The Vagina Shrine series stems from how little exposure women have to honest representations of female genitalia. During their construction, I keep myself present in the thought that it doesn’t matter how they look, in the end they will be whatever they are supposed to be. No two vaginas are the same, each having their own identity yet funneled through the female lens. The found objects I use are symbols of the individual experience - a piece here, an event there - coming together into this recognizable shape. The Vagina Shrines are an opportunity to explore the complexities of womanhood as they each bring a side of that identity from between the legs and into the light.
Acrylic, paper, gold leaf, found objects on salvaged drawer face
12" x 5"
Shipping cost: $50.00
I like junk.
I grew up in New Jersey surrounded by antiques, machinery, and stockpiles of seemingly meaningless objects kept as a result of my parents’ collective sentimentality. I graduated Cum Laude with a Bachelors of Arts in Studio Art from Monmouth University’s Honors Program and achieved the Creativity in Studio Art Award. My work took on a strong feminist presence during this time and I've shown pieces of that body of work in galleries along the New Jersey Shore and in New York City.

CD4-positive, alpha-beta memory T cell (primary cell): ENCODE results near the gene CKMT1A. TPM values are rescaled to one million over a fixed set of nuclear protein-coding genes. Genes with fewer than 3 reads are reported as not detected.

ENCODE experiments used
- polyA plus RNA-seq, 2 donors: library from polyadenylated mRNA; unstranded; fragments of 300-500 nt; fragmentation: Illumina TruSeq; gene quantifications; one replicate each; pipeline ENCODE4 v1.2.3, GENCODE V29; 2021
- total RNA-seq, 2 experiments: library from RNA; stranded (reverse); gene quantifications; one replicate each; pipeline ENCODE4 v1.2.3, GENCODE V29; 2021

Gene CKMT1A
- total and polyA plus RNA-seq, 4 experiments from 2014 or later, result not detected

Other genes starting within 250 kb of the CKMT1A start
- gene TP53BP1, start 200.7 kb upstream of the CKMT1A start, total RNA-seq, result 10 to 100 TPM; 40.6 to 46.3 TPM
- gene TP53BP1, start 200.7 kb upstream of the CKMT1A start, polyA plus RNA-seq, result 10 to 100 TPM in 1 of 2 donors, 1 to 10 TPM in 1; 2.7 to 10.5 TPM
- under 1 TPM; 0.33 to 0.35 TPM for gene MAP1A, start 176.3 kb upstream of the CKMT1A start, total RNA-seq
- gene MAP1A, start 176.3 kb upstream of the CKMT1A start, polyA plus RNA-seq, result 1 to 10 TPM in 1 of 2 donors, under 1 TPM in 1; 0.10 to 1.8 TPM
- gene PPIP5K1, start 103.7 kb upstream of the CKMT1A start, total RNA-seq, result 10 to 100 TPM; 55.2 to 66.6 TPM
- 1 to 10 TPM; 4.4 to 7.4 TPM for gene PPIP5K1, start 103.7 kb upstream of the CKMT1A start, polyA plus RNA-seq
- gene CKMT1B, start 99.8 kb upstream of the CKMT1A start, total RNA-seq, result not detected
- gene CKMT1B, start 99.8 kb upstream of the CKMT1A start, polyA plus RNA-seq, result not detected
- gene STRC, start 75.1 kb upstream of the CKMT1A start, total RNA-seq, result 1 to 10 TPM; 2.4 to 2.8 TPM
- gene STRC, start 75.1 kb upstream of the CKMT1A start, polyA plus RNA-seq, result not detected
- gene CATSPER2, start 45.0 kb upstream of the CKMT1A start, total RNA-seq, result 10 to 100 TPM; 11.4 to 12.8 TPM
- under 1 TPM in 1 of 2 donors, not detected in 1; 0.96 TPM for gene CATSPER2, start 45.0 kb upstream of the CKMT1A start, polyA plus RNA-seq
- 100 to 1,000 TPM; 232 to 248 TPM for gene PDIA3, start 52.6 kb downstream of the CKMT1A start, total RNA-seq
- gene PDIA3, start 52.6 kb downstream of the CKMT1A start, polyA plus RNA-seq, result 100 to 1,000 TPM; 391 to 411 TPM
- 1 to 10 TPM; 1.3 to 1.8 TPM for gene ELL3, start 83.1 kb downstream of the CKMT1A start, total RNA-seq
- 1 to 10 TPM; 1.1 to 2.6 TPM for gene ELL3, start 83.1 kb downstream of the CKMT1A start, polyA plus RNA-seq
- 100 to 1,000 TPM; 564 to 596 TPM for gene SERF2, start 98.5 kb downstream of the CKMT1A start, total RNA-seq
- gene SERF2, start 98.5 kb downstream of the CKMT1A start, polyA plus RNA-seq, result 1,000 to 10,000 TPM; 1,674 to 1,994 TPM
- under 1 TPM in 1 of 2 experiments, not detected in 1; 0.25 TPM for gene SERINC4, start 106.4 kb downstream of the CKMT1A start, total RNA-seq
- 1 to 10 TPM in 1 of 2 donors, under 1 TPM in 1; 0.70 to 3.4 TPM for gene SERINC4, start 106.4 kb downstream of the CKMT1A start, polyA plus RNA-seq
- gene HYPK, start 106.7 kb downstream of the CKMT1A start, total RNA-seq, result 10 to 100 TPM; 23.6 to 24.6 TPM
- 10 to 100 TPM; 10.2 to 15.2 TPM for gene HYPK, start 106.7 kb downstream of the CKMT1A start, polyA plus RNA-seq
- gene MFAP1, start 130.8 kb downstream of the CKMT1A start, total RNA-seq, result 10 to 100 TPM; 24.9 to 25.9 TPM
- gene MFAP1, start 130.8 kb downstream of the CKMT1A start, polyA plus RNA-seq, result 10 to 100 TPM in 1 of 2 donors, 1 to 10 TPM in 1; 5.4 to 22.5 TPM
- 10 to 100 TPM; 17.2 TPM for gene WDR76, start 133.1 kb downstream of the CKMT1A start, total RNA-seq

Currently, I gain momentum from my continuous exposure to graffiti, deteriorating buildings, man versus nature, and how well I play with others. Often, this manifests into rescuing trash from the street and examining its potential for new life. I also sometimes steal my neighbors' newspapers and compulsively saves cardboard. I spend many hours staring at my collection of modern human artifacts waiting for their connections to emerge. Much of my assemblage work takes on mandala or shrine-like characteristics while illustrating the world spinning in my mind. Concerns about femininity and the commodification of the body are regular working themes of mine, and I will occasionally rely on photography or painting for their final execution.
I currently reside in the Treme neighborhood of New Orleans, Louisiana because it overflows with inspiration and great music. Plus, it has the best garbage.
Kel Mur is a New Orleans artist living and working in the Treme-Lafitte neighborhood.
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